Travel barriers after Brexit risk a return to 'medieval age' - Thomas Cook CEO

FILE PHOTO: Pedestrians walk past a Thomas Cook shop in central London, November 26, 2014. REUTERS/Suzanne Plunkett/File Photo

LONDON (Reuters) - The travel industry risks going back to the “medieval age” if its demands are not met when Britain leaves the European Union, tour operator Thomas Cook’s chief executive said on Wednesday.

Peter Fankhauser said Europe must have a single aviation market and transitional agreements for air traffic rights after Brexit and that it was imperative for the sector to co-ordinate and make its voice heard as negotiations begin.

“Can you imagine needing again a visa to go to Germany? That would re-draw the map back to the medieval age,” the Swiss CEO told Association of British Travel Agents (ABTA) delegates.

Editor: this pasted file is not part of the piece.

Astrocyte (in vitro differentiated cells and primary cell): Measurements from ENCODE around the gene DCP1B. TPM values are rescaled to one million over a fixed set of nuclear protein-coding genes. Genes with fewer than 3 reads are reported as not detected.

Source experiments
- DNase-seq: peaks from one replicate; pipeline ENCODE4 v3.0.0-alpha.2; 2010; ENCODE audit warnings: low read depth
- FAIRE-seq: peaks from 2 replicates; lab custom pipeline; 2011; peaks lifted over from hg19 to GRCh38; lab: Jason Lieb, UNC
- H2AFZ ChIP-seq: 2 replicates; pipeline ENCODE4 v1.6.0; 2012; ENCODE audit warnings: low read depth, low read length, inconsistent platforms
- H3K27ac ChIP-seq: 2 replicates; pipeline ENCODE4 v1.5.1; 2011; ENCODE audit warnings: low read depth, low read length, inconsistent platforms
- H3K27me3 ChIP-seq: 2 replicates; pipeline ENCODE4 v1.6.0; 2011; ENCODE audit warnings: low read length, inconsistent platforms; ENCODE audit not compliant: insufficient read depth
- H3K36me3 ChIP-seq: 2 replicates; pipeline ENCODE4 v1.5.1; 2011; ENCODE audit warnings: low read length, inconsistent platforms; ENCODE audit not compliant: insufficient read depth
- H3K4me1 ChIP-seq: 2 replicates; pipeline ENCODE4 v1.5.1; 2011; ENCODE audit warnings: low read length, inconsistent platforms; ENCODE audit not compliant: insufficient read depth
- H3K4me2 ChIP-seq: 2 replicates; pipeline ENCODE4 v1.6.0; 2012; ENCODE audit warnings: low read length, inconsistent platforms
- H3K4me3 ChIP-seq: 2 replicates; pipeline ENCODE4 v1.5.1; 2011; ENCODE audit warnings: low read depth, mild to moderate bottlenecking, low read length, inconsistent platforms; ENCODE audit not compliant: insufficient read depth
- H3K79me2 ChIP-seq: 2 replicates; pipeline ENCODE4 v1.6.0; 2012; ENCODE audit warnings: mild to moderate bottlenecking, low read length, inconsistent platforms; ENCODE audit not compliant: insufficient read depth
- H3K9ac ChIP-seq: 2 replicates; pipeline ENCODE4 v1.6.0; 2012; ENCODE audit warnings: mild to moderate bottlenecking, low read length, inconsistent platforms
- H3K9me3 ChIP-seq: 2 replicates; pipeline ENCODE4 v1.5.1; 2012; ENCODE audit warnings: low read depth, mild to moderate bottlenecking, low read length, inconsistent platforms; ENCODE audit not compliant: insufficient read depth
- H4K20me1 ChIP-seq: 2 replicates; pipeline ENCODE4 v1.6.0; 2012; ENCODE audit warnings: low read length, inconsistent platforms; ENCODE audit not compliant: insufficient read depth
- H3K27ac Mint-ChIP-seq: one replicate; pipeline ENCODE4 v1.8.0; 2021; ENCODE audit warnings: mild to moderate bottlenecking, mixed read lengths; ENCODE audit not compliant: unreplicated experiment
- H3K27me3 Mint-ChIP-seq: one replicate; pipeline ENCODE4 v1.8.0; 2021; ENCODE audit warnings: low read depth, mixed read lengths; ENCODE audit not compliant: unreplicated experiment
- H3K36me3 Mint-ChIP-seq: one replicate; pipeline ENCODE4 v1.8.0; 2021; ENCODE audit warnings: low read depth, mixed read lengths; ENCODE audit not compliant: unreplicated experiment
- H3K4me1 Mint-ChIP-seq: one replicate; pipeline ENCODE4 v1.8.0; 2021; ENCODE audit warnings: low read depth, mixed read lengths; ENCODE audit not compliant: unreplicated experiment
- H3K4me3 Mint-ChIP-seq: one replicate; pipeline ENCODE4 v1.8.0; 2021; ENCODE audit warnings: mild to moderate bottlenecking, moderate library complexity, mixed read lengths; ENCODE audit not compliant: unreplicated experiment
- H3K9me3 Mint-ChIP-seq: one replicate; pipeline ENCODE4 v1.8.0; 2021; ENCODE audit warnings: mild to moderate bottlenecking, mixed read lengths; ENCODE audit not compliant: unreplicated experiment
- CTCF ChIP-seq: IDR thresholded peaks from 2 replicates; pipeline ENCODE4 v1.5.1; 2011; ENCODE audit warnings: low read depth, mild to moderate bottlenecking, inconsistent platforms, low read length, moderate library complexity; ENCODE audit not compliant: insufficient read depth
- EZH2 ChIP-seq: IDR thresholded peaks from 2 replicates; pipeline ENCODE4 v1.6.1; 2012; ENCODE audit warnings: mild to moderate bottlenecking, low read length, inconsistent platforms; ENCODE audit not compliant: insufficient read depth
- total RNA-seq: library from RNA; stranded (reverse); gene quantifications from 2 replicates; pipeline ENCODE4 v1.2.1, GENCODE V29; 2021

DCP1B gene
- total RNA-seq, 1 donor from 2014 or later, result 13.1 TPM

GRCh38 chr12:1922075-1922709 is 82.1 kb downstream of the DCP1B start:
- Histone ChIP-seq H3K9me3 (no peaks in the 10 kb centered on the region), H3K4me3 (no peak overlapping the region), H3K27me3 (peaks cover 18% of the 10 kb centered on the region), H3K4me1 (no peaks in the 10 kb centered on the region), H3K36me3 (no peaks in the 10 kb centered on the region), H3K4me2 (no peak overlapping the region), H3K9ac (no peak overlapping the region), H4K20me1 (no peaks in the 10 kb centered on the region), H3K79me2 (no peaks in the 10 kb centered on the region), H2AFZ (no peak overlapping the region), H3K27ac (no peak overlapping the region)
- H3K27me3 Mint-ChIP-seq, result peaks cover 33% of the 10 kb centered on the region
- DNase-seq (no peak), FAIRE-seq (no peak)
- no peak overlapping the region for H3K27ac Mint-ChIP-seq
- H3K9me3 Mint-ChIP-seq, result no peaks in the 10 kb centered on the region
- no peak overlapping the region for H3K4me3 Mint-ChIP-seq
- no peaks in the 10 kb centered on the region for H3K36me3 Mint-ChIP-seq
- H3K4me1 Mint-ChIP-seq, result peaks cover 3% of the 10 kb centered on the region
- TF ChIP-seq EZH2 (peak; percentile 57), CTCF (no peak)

“We have absolutely no excuse not to join forces to make our voice heard... We have to explain what we need and what the impact will be – on both sides of the Channel – if we don’t get what we need,” he said at the conference in London.

Travel firms and airlines have been vocal on the risks that Brexit poses the industry, with Ryanair chief Michael O’Leary warning that a worst case scenario could see a total end of flights between Britain and the European Union.

Britain is due to exit the bloc in March 2019, and with bookings for summer 2019 due to open near the end of this year, the industry is looking for a swift deal for the sector now that negotiations between the EU and Britain are under way.

Reporting by Alistair Smout; Editing by Louise Ireland